Mortality caused by smoking is mainly caused by direct consumption, but also by exposure to smoke from the surrounding environment (second-hand smoke or second-hand smoke, which is the one that is inspired by proximity to a person who smokes) and residual or extraneous smoke (the one that remains on surfaces and in the environment in places where the smoke was smoked). According to the World Health Organization (WHO), more than 8 million people worldwide die from tobacco every year. More than 7 million of these deaths are due to direct consumption, and approximately 1.2 million are the result of non-smoker exposure to secondhand smoke. This is a very approximate calculation because not all countries have reliable methods for quantifying smoking and its consequences.
The mortality of smokers is much easier to assess. In Spain, consumption is estimated to have caused around 51,500 deaths in 2020 and there is considerable agreement on this number in different studies. But what about passive smokers? To determine this number, it is necessary, firstly, to know very well the effects of tobacco smoke in the environment and, secondly, to have the tools to adequately quantify the degree of exposure.
A study recently published in the journal Archives of Bronconeumología, the official publication of the Spanish Society of Pulmonology and Thoracic Surgery (Separ), shows the impact of passive smoking on mortality in the Spanish adult population. The main advantage of this work is that it uses nationally representative data on environmental tobacco smoke exposure. The number it shows may seem small: 747 deaths in 2020.
He dies of lung cancer and coronary heart disease
Mónica Pérez Ríos, lead author of the study, Separ member and professor of preventive medicine and public health at the University of Santiago de Compostela, acknowledges that the number of deaths from passive smoking is low compared to deaths from direct consumption. , which is very high. “But when we consider exposure to environmental tobacco smoke, what we have to think is that for many of us it is totally undesirable“. And for countless people, it’s something they can’t help themselves. “For example, waiters are still exposed in their jobs, even though smoking is prohibited in bars,” he argues. It turns out that it is allowed on terraces and the amount of smoke they are forced to breathe daily in these environments is very high.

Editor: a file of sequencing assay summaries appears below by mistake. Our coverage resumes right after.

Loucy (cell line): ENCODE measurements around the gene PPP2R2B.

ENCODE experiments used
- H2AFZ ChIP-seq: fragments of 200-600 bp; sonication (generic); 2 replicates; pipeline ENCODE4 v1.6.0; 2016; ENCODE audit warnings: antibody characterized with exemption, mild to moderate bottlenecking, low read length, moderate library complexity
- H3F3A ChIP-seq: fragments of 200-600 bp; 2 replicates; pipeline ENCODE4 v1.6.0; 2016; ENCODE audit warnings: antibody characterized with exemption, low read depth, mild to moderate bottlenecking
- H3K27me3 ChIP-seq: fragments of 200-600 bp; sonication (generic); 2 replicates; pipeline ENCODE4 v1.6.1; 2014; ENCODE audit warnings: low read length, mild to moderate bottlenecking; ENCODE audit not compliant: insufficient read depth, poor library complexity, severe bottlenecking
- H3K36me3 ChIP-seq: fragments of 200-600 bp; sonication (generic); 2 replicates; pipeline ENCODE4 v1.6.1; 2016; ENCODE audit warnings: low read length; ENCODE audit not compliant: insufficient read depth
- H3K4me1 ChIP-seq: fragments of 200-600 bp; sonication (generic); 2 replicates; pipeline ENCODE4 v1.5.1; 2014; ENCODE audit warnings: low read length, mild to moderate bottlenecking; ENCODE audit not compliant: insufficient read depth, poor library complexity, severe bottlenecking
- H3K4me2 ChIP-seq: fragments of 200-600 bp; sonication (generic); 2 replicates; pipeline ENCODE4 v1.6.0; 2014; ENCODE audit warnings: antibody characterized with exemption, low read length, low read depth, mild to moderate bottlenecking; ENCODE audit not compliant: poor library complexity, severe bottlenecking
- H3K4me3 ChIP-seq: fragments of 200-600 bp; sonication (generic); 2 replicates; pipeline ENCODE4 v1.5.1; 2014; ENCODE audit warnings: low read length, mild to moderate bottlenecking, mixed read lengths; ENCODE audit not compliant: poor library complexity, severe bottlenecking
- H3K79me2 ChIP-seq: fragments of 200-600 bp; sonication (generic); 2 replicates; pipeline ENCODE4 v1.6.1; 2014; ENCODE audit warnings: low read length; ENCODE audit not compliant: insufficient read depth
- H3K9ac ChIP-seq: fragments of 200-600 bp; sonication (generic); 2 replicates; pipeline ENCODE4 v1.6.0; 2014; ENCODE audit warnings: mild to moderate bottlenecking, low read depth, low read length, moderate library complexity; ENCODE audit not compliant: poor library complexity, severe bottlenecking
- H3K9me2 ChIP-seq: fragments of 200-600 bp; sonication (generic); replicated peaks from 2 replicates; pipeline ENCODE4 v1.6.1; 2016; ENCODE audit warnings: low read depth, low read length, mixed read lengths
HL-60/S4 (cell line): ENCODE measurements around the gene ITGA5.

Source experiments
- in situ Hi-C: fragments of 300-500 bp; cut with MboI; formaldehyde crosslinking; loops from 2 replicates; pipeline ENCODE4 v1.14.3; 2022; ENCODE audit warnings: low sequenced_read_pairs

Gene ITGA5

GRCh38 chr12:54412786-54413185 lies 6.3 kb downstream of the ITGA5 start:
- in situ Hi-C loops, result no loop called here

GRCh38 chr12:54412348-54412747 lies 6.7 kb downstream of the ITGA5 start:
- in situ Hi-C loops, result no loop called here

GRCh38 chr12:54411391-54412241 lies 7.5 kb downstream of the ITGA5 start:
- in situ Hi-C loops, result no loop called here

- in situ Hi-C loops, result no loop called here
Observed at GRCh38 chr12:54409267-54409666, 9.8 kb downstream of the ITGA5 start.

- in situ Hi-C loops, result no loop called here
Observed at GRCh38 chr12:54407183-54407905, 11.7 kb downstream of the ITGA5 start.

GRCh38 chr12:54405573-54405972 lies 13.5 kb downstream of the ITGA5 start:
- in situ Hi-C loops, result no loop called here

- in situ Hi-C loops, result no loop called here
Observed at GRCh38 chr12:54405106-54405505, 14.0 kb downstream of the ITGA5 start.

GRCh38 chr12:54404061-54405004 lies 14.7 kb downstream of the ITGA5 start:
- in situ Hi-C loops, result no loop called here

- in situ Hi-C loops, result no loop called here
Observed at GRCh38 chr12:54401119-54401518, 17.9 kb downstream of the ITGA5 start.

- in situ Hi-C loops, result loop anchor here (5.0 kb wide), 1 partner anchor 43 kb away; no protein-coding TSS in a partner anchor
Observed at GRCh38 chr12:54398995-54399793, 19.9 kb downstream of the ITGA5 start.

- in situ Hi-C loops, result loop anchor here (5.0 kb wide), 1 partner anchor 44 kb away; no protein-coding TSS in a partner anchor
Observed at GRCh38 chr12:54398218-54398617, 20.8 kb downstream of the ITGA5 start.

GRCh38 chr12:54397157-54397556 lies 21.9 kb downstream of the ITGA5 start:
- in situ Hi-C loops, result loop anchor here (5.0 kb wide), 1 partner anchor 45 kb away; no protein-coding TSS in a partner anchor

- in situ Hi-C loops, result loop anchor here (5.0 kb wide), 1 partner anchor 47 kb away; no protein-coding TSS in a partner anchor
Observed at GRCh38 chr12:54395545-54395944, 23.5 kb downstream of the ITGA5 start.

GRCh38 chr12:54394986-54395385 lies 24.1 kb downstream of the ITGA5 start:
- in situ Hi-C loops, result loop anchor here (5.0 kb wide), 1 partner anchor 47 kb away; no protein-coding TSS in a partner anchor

On the other hand, it has to be taken into account the study only includes the population aged 35 and over and was conducted with very restrictive criteria in the interest of scientific rigor. This means that only those data of which there is a high degree of certainty have been included. Therefore, the number of victims of passive and even third-hand smoke is probably much higher.
Of these 747 deaths, 279 were caused by lung cancer and 468 by coronary heart disease, which represents 1.5% of all deaths from these two groups of diseases. “It would exceed 2,000 per year if we take into account two diseases whose causal link to environmental tobacco smoke exposure is still being investigated.: chronic obstructive pulmonary disease (COPD) and cerebrovascular disease (stroke)”, says the researcher.
Diseases caused by passive smoking
The goal of the Pérez Ríos analysis was to measure mortality from environmental exposure to tobacco smoke, which has not been rigorously studied in the past decade. Other studies have quantified the morbidity of passive smoking, i.e. the diseases it causes.